I heartily congratulate Marzi, Nardini, and Costa for producing one of the best-sounding systems I’ve yet heard. Snooping around the web, I am irked to see that my colleague Edgar Kramer of SoundStage! Australia has already scooped me with his review of the Alare Remiga 2 speaker. Since I feel that I have no choice but to attempt to recreate at least part of this sound, I suppose my next step is to get in some Audia Flight equipment for review on SoundStage! Ultra.
Postscript: I would be remiss if I failed to mention our dinner after we completed the tour of the Audia Flight facility. We took a lovely stroll through the narrow, ancient Civitavecchia streets, finally ending up at 80 Fame, an honest-to-God steakhouse, which was just hopping on this Friday night.
I was now into the swing of things with this Italian eating business. So I restrained myself with the bread, charcuterie, and bruschetta, knowing that a steak was on the horizon. I was not prepared, however, for the plate of gnocchi in some sort of cheesy cream sauce with sprinkled bacony bits.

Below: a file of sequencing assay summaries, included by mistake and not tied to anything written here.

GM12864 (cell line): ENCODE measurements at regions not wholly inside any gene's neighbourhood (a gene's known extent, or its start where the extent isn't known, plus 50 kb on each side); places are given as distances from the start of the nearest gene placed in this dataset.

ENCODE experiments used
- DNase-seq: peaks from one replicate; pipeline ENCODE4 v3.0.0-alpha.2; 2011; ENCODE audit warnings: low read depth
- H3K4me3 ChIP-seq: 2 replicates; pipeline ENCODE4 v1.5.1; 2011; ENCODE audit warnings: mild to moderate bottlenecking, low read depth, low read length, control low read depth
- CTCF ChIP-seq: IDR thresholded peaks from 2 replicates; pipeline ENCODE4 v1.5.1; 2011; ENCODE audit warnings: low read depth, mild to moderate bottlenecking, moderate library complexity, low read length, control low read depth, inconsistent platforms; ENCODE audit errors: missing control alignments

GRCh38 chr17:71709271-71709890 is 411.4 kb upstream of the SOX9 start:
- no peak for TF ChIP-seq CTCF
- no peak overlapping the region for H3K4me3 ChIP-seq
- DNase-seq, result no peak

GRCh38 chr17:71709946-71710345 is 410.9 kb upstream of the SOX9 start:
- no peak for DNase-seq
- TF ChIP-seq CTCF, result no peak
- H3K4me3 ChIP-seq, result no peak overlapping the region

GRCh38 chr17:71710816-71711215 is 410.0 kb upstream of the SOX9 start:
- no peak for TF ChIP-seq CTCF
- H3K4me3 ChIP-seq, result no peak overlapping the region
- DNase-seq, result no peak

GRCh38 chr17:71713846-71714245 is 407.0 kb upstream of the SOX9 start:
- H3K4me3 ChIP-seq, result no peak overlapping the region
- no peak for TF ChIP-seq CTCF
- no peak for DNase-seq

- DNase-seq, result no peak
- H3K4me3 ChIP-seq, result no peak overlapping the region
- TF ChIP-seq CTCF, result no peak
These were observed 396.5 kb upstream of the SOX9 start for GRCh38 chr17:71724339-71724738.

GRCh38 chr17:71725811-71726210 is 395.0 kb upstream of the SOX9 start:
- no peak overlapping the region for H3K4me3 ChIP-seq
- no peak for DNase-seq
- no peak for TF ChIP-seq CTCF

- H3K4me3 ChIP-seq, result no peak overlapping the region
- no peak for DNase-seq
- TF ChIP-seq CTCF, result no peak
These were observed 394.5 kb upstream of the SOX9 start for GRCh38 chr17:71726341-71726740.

It was so insanely good that I ate it all. And this was my downfall. As I pushed the last little nugget into my gob, I realized that I was in trouble. The steak I had ordered arrived moments after I’d swished the last bit of sauce down with a wonderful rinse of whatever fantastic red wine we were currently guzzling.
This was a magnificent filet slathered with a cream peppercorn sauce because why the hell not? I made a good account of myself, almost finishing it, but I really had to concentrate and decide where to put each piece in my stomach, kind of like a digestive Tetris game. What a magnificent dinner. What a way to end a great week. After dinner was over, around midnight once more, we resisted the urge to just go back to the hotel and marinate in our own juices. Instead, we took the opportunity to go for a stroll partway around the massive Fort Michelangelo. It took about an hour for that steak to settle down, and then it was back to my secret-chamber hotel room to think about all I’d seen over the past week.
Senior Editor, SoundStage!